The GOP's reality problem
As they bask in the glow of their greatest legislative victory in the Trump era — okay, their only legislative victory in the Trump era — Republicans' elation is being undercut by those nattering nabobs in the news media who refuse to share the true story of their beneficence with the American public. Triumphant though Republicans may be, they're also angry at how the debate over their tax bill has turned out. They assembled the votes in Congress, but they haven't convinced the public that the bill is a fabulous gift to the hard-working middle class, and it's obvious whose fault that is.
The problem goes beyond the tax bill. The president has dreadful approval ratings, their agenda is unpopular, and polls show an electorate itching to hand Congress back to the Democrats. Obviously, the media is to blame.
Let's begin with the tax cut. As one GOP operative lamented to CNN's Brian Stelter, "Tax reform is a huge, complicated, and even nuanced thing. But from the beginning the media painted this bill in big broad strokes of 'tax cuts for the rich' while screaming that the bill was unpopular." How terribly unfair of them, to describe an unpopular bill that gives tax cuts to the rich as unpopular and giving tax cuts to the rich.
Sarcasm aside, it's true that the tax bill is complicated, as are its effects on different portions of the public. But what's undeniable is that the bulk of the cuts do in fact go to the wealthy, no matter how many times Republicans repeat that their only concern is for the welfare of the middle class. While most Americans will get some tax cut in the first years, over time they'll get less and less of the benefits, and by the time we reach 2027, 83 percent of the benefits will flow to the top 1 percent of taxpayers, according to analyses by the nonpartisan Tax Policy Center. Not only that, 53 percent of all taxpayers will see a tax increase at that point, including 70 percent of those in the middle quintile of the income distribution — in other words, the middle of the middle class.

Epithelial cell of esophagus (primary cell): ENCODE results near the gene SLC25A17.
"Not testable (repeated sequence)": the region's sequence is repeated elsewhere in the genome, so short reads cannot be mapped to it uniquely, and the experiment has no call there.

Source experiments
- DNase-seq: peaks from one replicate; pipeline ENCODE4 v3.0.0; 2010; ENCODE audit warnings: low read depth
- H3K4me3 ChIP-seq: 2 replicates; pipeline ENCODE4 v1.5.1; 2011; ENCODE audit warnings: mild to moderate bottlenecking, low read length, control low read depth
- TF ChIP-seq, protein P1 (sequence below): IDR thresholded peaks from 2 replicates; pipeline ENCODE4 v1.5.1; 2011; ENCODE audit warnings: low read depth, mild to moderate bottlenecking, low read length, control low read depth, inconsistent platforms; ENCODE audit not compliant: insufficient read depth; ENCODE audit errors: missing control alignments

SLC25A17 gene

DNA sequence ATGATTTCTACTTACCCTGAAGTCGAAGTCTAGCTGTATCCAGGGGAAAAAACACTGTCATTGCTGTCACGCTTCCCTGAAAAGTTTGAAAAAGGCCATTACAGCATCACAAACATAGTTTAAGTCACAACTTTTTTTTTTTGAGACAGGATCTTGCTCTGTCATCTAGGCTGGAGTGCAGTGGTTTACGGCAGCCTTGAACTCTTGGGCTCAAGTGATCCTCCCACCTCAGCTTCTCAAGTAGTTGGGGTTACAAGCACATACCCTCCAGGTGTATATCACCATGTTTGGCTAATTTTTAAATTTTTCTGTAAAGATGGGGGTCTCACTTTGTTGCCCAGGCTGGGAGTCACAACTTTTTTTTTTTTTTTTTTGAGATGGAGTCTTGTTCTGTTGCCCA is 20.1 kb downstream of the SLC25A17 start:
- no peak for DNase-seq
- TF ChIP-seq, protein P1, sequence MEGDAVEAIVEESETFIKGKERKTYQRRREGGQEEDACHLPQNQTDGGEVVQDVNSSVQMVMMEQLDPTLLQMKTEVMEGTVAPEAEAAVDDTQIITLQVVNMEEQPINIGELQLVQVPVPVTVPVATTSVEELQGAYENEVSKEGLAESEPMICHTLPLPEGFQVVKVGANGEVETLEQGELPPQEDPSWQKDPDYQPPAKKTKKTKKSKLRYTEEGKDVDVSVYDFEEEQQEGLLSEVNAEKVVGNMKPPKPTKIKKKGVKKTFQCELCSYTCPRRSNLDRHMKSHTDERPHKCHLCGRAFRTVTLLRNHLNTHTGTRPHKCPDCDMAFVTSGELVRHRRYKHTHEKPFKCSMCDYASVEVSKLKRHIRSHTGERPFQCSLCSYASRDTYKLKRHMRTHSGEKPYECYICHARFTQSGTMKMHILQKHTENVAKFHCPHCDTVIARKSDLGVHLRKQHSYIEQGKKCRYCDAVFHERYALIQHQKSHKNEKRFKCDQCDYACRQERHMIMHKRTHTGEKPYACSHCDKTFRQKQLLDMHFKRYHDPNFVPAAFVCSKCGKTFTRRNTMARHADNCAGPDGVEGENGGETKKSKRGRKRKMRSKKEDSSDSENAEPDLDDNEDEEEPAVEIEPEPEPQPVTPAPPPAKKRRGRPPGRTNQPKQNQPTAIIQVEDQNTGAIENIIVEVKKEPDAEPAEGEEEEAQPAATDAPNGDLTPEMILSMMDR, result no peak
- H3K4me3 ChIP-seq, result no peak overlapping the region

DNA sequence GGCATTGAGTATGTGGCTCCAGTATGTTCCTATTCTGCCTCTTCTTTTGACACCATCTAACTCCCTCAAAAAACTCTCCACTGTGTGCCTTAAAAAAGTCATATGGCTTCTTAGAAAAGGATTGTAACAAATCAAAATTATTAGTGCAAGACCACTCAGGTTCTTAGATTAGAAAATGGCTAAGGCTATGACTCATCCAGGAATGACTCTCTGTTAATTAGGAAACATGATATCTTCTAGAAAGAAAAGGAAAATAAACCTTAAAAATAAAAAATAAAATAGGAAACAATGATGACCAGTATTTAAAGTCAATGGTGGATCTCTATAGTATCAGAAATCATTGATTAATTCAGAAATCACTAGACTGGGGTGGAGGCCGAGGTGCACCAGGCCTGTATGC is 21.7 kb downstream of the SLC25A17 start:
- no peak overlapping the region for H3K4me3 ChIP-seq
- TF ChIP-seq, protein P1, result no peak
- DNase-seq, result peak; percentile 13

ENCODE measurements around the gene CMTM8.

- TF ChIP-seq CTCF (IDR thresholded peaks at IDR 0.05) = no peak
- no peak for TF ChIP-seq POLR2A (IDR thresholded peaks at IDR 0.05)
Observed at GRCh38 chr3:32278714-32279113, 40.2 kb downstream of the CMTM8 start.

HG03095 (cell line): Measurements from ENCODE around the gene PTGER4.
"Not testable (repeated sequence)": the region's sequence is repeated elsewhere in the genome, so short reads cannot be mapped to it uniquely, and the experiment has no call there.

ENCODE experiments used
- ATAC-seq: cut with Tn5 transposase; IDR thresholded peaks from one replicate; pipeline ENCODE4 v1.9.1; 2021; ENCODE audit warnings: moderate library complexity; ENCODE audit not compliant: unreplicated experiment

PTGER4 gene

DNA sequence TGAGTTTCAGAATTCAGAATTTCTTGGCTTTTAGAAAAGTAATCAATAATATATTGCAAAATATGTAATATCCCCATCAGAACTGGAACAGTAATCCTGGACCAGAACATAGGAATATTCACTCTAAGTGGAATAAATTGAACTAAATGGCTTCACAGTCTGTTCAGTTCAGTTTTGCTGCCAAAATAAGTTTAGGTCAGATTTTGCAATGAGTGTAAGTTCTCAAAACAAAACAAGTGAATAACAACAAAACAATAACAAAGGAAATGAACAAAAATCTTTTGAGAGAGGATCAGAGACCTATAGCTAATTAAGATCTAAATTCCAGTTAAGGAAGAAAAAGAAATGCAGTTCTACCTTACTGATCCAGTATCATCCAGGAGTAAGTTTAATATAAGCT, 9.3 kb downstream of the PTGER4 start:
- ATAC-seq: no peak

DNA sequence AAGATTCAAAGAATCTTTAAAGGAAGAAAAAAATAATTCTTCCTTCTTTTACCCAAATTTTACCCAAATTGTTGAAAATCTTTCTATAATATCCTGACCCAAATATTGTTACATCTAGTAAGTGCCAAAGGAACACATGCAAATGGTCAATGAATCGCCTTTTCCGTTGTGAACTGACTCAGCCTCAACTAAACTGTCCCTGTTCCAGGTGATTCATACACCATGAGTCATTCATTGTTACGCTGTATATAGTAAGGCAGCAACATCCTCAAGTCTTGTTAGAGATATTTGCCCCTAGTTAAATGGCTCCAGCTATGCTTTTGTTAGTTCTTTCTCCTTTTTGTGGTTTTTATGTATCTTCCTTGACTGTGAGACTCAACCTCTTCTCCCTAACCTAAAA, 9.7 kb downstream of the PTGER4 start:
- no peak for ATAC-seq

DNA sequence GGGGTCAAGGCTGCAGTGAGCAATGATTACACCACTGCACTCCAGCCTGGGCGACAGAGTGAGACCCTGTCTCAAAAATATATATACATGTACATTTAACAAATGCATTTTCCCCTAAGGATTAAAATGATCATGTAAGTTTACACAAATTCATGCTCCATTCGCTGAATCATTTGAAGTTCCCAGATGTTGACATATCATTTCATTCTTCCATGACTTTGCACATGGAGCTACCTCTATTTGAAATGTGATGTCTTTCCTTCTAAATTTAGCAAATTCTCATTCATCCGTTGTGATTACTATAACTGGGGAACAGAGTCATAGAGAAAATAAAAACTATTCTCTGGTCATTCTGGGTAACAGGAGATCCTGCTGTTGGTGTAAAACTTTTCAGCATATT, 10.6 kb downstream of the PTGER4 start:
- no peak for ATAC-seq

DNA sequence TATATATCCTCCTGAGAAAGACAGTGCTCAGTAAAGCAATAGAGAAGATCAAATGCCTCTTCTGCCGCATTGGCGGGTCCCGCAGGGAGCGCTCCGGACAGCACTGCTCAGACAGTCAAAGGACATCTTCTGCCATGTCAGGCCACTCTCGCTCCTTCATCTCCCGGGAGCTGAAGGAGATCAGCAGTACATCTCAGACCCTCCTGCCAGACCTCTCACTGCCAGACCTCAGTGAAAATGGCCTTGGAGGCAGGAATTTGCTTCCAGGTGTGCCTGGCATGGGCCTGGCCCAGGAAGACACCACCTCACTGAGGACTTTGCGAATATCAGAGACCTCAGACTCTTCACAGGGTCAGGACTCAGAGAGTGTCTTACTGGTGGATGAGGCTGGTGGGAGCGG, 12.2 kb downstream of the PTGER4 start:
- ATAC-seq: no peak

All of which is to say that not only is it perfectly accurate for news reports to describe this bill as primarily benefiting the wealthy, it would be misleading of them to suggest otherwise. But conservatives are displeased that this has convinced voters they won't be getting much of a benefit; for instance, in a Wall Street Journal poll, only 17 percent said they thought the bill would cut their taxes.
Even though far more than 17 percent of the public will actually see a cut, particularly in the early years, it's perfectly rational for most people to conclude they won't be benefiting. That's because the bill is so complicated that it's almost impossible for any lay person to figure out whether they'll see their taxes go up or down. If you can't yet say for sure, but you know that most of the cuts go to the top and that what's there to help the rest of us phases out after a few years, the logical conclusion is that you won't wind up any better off. That's not because you've been convinced of a lie by a biased media, it's because it's probably true.
But it's so much easier for Republicans to blame the press than it is to find the root of the bill's unpopularity in the bill itself.
And the beauty of the liberal bias claim is that you can use it to explain anything. This week, White House Press Secretary Sarah Huckabee Sanders was asked why President Trump's approval ratings are so low if his first year in office has been the smashing success the White House claims. Here's her explanation:
If you look at the amount of time that is spent on negative coverage of this president, 90 percent of the coverage is negative about this president, when, as you just said, I listed off a number of things that have been pretty historic in nature in this first year. And if people were focused a lot more on those things in the media, I think that his numbers would be a lot higher. [Sanders]